Hansel und Gretel, Royal Opera House
The popularity of Engelbert Humperdinck’s Hansel und Gretel goes up and down like a yo-yo. After its premiere – conducted by Richard Strauss, who admired it enormously – it became a worldwide hit, and within 20 years had been translated into 20 languages. Then, in Britain at least, it fell into an oblivion from which ENO rescued it in 1987, followed by productions by Welsh National Opera, the Royal Opera, Glyndebourne, and Garsington.
Now comes another version from Covent Garden, under the direction and design of Antony McDonald whose brief – which he has gladly embraced – has been to make it a ‘children’s opera for Christmas’. Yet it really isn’t a children’s opera at all. For Freudians, it’s a rumination on primeval childhood fears of separation from parents, and fears of blindness and death. In the original Grimm Brothers’ version the impoverished and desperate mother plans to kill her offspring by leaving them to die in the forest, but Humperdinck’s gentler solution is to concentrate the evil in a witch who can be transformed into cake and eaten.
The Leiser-Caurier version for Covent Garden was darkly surreal. Laurent Pelly’s Glyndebourne production turned the story into a surprisingly convincing ecology lesson, with dirty plastic bags blowing through a forest of denuded trees and the children’s hunger made to symbolise the misery of the starving Third World.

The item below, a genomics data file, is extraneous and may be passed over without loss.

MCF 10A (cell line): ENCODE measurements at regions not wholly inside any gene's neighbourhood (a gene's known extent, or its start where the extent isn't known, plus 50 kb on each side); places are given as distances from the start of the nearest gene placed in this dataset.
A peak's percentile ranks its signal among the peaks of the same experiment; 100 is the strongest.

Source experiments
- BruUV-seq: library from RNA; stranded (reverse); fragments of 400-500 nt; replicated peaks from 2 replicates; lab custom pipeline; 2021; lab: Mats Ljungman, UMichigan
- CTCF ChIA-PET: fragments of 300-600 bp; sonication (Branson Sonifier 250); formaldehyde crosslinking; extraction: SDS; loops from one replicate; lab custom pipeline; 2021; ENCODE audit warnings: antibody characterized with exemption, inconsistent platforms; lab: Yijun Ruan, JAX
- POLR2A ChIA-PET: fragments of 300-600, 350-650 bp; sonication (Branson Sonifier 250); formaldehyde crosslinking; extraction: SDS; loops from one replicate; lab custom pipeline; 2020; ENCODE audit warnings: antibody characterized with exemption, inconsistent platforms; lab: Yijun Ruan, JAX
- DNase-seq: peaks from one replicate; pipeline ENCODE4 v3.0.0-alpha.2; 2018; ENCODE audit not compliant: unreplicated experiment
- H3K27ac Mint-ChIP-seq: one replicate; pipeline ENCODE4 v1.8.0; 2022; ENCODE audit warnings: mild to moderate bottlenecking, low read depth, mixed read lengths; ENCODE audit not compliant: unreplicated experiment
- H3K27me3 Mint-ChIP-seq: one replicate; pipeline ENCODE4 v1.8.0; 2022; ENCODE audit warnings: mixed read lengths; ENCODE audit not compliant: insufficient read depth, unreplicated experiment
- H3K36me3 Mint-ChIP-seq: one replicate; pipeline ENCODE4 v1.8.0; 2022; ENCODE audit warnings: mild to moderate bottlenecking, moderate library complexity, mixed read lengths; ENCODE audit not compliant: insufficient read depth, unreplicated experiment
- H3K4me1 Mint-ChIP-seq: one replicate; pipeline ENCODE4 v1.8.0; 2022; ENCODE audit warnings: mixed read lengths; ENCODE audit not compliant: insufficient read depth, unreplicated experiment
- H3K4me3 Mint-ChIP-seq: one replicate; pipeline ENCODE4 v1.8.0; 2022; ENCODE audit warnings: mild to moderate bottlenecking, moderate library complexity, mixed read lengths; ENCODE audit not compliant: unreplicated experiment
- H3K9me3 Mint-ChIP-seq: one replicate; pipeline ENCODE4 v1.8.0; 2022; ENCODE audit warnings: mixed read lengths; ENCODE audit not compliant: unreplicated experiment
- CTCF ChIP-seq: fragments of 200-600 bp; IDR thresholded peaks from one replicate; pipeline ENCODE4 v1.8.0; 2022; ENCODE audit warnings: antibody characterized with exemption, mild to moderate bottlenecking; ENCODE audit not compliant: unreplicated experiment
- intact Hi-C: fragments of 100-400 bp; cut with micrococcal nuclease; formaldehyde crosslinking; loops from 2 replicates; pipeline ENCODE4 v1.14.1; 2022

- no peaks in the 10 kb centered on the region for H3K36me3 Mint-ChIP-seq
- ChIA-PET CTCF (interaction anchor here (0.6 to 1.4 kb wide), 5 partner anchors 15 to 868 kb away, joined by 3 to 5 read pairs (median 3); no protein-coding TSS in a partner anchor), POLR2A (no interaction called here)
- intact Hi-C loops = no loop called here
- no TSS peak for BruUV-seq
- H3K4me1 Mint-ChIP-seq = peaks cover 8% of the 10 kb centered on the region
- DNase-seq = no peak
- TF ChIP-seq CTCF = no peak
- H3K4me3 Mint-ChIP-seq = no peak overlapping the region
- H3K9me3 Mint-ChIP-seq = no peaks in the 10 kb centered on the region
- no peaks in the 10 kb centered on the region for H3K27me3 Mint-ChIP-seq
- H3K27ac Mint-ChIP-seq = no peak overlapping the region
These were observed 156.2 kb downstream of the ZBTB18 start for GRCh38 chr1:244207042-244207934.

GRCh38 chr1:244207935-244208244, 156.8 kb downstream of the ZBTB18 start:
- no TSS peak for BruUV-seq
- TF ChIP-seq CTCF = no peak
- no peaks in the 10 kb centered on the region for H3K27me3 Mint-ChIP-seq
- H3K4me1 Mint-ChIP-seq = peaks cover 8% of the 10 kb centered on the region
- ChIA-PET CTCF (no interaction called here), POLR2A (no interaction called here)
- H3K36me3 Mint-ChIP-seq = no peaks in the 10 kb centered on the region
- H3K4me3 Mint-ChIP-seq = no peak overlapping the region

During the overture in McDonald’s production we get a misty vision of a happy family stuffing themselves in their cosy chalet, before reality bites with bare shelves and the protagonists scuffling disconsolately. These children are big, sturdy figures with voices to match: Jennifer Davis brings a Wagnerian tone to Gretel, while Hanna Hipp has equal vocal weight as her brother; their mother, sung by Michaela Schuster (who was last seen as Fricka in the Ring) is a massive presence; Eddie Wade makes a genially commanding father. The drama is gently convincing, though without much sense of hunger.
McDonald allows his imagination free rein for the act set in the forest, with magical results. Haegee Lee’s diminutive Sandman is an exquisite and oddly Dickensian creation, while the spirits of the forest incarnate Cinderella, Rapunzel, Rumpelstiltskin, and sundry other Grimm characters; Christina Gansch is a bewitching Dew Fairy. Costumes, choreography, and lighting are as ravishing as the music is under Sebastian Weigle’s sensitive direction.
But then McDonald blows it. His gingerbread house is modelled on the house in Hitchcock’s Psycho (no modern child will get that reference, and what purpose does it serve anyway?). Gerhard Siegel’s camp Witch is modelled on Wolfgang Ablinger-Sperrhacke’s unforgettable one in the Glyndebourne production, though with none of that singer’s bite and comedy. The furnace is laboriously conceived and devoid of menace; at no point does Hansel seem in danger, so his ‘rescue’ goes for nothing. The liberation of the Witch’s other child-victims falls flat because its meaning is not made clear.
Humperdinck’s fable has the force of myth, but you’d never guess it from this flaccid account. Opera must be powered by a story-telling intelligence; this show, which has little to interest the juvenile i-phone generation, isn’t.
Until 29 December